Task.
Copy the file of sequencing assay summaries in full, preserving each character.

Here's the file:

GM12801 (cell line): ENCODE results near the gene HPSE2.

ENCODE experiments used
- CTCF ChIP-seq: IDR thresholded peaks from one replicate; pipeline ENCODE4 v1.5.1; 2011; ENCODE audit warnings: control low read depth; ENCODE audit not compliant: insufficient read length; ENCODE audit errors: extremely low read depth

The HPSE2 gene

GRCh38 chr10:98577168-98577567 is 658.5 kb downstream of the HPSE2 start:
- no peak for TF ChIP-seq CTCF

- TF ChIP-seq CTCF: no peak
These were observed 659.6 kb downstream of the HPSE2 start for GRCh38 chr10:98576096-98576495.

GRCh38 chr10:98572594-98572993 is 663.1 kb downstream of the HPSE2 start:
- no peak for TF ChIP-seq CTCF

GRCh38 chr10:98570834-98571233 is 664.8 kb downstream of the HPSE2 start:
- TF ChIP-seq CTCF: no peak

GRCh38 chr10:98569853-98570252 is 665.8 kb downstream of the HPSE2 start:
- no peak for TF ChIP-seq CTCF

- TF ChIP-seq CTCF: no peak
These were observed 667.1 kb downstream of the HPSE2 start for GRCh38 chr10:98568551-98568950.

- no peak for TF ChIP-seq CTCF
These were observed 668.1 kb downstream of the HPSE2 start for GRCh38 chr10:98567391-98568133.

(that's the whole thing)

GM12801 (cell line): ENCODE results near the gene HPSE2.

ENCODE experiments used
- CTCF ChIP-seq: IDR thresholded peaks from one replicate; pipeline ENCODE4 v1.5.1; 2011; ENCODE audit warnings: control low read depth; ENCODE audit not compliant: insufficient read length; ENCODE audit errors: extremely low read depth

The HPSE2 gene

GRCh38 chr10:98577168-98577567 is 658.5 kb downstream of the HPSE2 start:
- no peak for TF ChIP-seq CTCF

- TF ChIP-seq CTCF: no peak
These were observed 659.6 kb downstream of the HPSE2 start for GRCh38 chr10:98576096-98576495.

GRCh38 chr10:98572594-98572993 is 663.1 kb downstream of the HPSE2 start:
- no peak for TF ChIP-seq CTCF

GRCh38 chr10:98570834-98571233 is 664.8 kb downstream of the HPSE2 start:
- TF ChIP-seq CTCF: no peak

GRCh38 chr10:98569853-98570252 is 665.8 kb downstream of the HPSE2 start:
- no peak for TF ChIP-seq CTCF

- TF ChIP-seq CTCF: no peak
These were observed 667.1 kb downstream of the HPSE2 start for GRCh38 chr10:98568551-98568950.

- no peak for TF ChIP-seq CTCF
These were observed 668.1 kb downstream of the HPSE2 start for GRCh38 chr10:98567391-98568133.